The elephants were usually in a big group of females and younger ones.  Occasionally we saw a big bull.  The babies were beautiful and one came right up to us to say hello.  The first rhino we saw was wallowing in a mud hole. After a while he heaved his great bulk up and wandered a bit towards us and then turned around and sank back into the mud.  A busy day for him.  The second time we saw them there were two out walking and one came trotting towards us.  I am glad he wasn’t charging though trotting was enough to scare me.

So that was four and then for the buffalo.  Royal Legend excelled in buffalo.  We had seen a big herd late on the second afternoon – maybe up to 500, according to the guide.  They were wandering across in front of us, glaring balefully at us from time to time, attended by their Red-billed Oxpeckers and followed by Fork-tailed Drongos who dive in and eat insects disturbed by them.  But on the last morning they really put on a show.  We sat across from a waterhole and our guide, David, and tracker, Kenneth, (both local African men) pointed out a herd in the bush and predicted that they would come down to drink in about ten minutes.  And they were spot on.  It was just like you would see on a documentary on TV.  The Oxpeckers used the buffalos’ noses as a perching platform to reach down and grab themselves a drink.  There was a bit of argy bargy as different buffalo reinforced their place in the pecking order but nothing serious.  There were quite a few calves (or whatever little buffalo are called).  They have no specific breeding season.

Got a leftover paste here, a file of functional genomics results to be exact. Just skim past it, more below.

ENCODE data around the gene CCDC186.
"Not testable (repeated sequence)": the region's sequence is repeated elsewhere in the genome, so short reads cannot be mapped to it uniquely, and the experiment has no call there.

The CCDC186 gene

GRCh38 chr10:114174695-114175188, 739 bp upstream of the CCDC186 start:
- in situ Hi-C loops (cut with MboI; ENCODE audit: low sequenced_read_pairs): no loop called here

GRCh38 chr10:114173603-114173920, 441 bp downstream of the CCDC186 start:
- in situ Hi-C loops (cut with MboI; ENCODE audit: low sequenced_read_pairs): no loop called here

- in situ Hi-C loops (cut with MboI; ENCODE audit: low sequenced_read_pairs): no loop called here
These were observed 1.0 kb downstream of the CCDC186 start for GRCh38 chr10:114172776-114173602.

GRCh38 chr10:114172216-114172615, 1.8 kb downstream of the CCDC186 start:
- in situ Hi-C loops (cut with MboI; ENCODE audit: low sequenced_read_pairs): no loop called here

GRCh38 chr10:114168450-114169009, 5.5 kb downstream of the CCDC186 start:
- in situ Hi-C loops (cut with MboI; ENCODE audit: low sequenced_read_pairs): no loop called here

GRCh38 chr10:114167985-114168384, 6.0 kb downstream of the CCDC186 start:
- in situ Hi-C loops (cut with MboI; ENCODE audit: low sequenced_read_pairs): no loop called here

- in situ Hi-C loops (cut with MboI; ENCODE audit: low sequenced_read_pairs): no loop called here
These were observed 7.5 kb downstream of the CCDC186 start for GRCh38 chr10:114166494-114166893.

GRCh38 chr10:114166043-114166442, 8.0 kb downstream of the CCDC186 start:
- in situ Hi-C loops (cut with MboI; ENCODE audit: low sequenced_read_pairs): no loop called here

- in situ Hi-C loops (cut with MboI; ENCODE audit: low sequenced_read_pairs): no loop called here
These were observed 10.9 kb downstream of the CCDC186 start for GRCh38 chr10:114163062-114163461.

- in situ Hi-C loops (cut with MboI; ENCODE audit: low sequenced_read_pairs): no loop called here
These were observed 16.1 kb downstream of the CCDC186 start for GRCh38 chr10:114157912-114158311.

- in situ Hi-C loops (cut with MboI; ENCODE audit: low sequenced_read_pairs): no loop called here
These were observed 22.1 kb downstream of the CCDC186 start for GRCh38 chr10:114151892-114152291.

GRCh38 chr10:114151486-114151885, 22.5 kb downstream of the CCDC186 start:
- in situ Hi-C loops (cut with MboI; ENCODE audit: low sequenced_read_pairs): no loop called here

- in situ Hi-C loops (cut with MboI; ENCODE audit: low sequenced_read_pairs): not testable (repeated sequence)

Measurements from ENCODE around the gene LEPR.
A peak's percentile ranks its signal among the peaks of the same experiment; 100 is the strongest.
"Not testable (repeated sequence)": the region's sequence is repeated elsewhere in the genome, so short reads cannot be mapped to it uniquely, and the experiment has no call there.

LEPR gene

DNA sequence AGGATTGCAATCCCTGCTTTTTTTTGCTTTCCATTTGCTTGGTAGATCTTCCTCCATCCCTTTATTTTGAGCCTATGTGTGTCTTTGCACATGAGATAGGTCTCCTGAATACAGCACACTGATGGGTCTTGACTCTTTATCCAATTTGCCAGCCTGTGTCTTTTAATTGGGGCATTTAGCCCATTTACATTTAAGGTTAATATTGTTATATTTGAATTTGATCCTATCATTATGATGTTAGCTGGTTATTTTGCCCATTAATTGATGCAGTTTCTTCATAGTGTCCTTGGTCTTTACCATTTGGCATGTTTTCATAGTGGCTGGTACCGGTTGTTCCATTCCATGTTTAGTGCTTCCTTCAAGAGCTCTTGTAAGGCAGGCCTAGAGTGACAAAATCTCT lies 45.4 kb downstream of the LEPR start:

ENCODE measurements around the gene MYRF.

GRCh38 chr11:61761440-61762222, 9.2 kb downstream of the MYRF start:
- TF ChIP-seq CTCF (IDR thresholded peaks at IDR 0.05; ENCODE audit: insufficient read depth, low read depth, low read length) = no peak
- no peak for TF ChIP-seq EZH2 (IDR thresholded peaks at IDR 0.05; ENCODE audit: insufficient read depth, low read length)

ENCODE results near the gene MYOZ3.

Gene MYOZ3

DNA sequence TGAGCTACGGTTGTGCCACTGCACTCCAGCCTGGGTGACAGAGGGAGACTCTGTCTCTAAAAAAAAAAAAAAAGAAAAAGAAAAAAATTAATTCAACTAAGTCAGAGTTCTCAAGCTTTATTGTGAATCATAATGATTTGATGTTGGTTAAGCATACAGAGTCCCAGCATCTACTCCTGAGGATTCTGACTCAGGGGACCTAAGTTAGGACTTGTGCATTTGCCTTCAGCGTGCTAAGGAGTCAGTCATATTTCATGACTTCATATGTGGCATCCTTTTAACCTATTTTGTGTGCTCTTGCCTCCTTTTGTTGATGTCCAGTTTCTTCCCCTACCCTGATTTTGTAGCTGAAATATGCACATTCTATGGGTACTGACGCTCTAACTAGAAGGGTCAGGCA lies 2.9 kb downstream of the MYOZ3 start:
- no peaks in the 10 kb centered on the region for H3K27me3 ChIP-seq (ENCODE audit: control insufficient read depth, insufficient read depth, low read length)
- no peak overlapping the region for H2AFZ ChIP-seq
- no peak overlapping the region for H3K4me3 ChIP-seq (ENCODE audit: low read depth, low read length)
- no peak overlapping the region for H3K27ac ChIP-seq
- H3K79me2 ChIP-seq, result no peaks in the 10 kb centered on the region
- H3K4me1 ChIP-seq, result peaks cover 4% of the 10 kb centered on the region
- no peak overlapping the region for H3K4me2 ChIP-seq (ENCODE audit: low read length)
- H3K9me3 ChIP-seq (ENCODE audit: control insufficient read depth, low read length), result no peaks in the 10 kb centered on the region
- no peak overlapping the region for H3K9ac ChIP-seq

Besides the big five we saw giraffes, zebras, dwarf mongoose, blue wildebeest (gnu) and plenty of birds.  We could just see the ears and eyes of some hippos in a waterhole and we saw quite a few Nile crocodiles.  They look very much like our salties.  There were plenty of impala and quite a few kudu, water buck, steenbok and just a couple of nyala and grey duiker, all members of the antelope family.  At the dining room a troop of Vervet monkeys slowly crossed the dry riverbed in dribs and drabs.  They sat up on a few dead tree branches and nibbled on stuff.  Later they came on to the verandah of our lodge and stared longingly inside.  What mischief they would have made had they got in I didn’t like to contemplate.

On our last full day we were on the main road that leads from reserve to reserve (the tar road) when the guide spotted a lioness lying just off the road shoulder in the dust.  We pulled up opposite her (maybe four metres away) and watched.  Then we saw a male lion about ten metres away lying attentively in the long grass.  His punk hairdo apparently indicated that he was quite young so he was doing very well to have spirited off a lady.  The guide then said that they were mating and they would do so every fifteen minutes.  The female sat there, making noises like someone suffering from bronchitis.  After a short time she stood up and strolled up the bank towards the male.  He stood up and they made mad passionate love for about twenty seconds then that was that.  He walked off a short way then he poked his tongue out and had a very satisfied look on his face.  They did this a couple times while we were there.

Quite a few cars went past on the lions’ side of the road and even though we signalled them to slow down and they knew we were looking at something, no-one else spotted them, so good is their camouflage.  Our guide and tracker were brilliant to find them.